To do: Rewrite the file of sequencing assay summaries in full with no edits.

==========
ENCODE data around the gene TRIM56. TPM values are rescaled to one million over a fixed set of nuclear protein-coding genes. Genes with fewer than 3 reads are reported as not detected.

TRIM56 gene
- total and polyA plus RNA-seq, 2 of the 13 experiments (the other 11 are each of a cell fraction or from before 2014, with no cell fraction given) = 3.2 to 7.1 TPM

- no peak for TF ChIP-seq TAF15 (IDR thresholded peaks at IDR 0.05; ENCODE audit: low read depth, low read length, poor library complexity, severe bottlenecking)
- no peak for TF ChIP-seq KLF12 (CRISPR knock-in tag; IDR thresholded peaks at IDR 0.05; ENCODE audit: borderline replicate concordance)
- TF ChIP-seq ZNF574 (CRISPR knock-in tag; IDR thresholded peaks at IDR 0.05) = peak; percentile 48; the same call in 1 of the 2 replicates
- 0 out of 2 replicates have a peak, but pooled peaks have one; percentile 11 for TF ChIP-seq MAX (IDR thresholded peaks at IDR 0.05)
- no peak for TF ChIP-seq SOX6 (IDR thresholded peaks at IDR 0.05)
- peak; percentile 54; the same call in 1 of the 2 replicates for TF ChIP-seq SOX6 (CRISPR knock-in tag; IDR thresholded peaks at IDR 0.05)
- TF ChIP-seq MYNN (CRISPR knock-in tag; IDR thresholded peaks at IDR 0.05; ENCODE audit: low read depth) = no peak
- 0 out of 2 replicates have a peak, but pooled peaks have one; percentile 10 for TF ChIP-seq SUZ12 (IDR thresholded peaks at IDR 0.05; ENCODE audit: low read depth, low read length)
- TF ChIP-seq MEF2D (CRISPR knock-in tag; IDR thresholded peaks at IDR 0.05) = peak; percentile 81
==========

ENCODE data around the gene TRIM56. TPM values are rescaled to one million over a fixed set of nuclear protein-coding genes. Genes with fewer than 3 reads are reported as not detected.

TRIM56 gene
- total and polyA plus RNA-seq, 2 of the 13 experiments (the other 11 are each of a cell fraction or from before 2014, with no cell fraction given) = 3.2 to 7.1 TPM

- no peak for TF ChIP-seq TAF15 (IDR thresholded peaks at IDR 0.05; ENCODE audit: low read depth, low read length, poor library complexity, severe bottlenecking)
- no peak for TF ChIP-seq KLF12 (CRISPR knock-in tag; IDR thresholded peaks at IDR 0.05; ENCODE audit: borderline replicate concordance)
- TF ChIP-seq ZNF574 (CRISPR knock-in tag; IDR thresholded peaks at IDR 0.05) = peak; percentile 48; the same call in 1 of the 2 replicates
- 0 out of 2 replicates have a peak, but pooled peaks have one; percentile 11 for TF ChIP-seq MAX (IDR thresholded peaks at IDR 0.05)
- no peak for TF ChIP-seq SOX6 (IDR thresholded peaks at IDR 0.05)
- peak; percentile 54; the same call in 1 of the 2 replicates for TF ChIP-seq SOX6 (CRISPR knock-in tag; IDR thresholded peaks at IDR 0.05)
- TF ChIP-seq MYNN (CRISPR knock-in tag; IDR thresholded peaks at IDR 0.05; ENCODE audit: low read depth) = no peak
- 0 out of 2 replicates have a peak, but pooled peaks have one; percentile 10 for TF ChIP-seq SUZ12 (IDR thresholded peaks at IDR 0.05; ENCODE audit: low read depth, low read length)
- TF ChIP-seq MEF2D (CRISPR knock-in tag; IDR thresholded peaks at IDR 0.05) = peak; percentile 81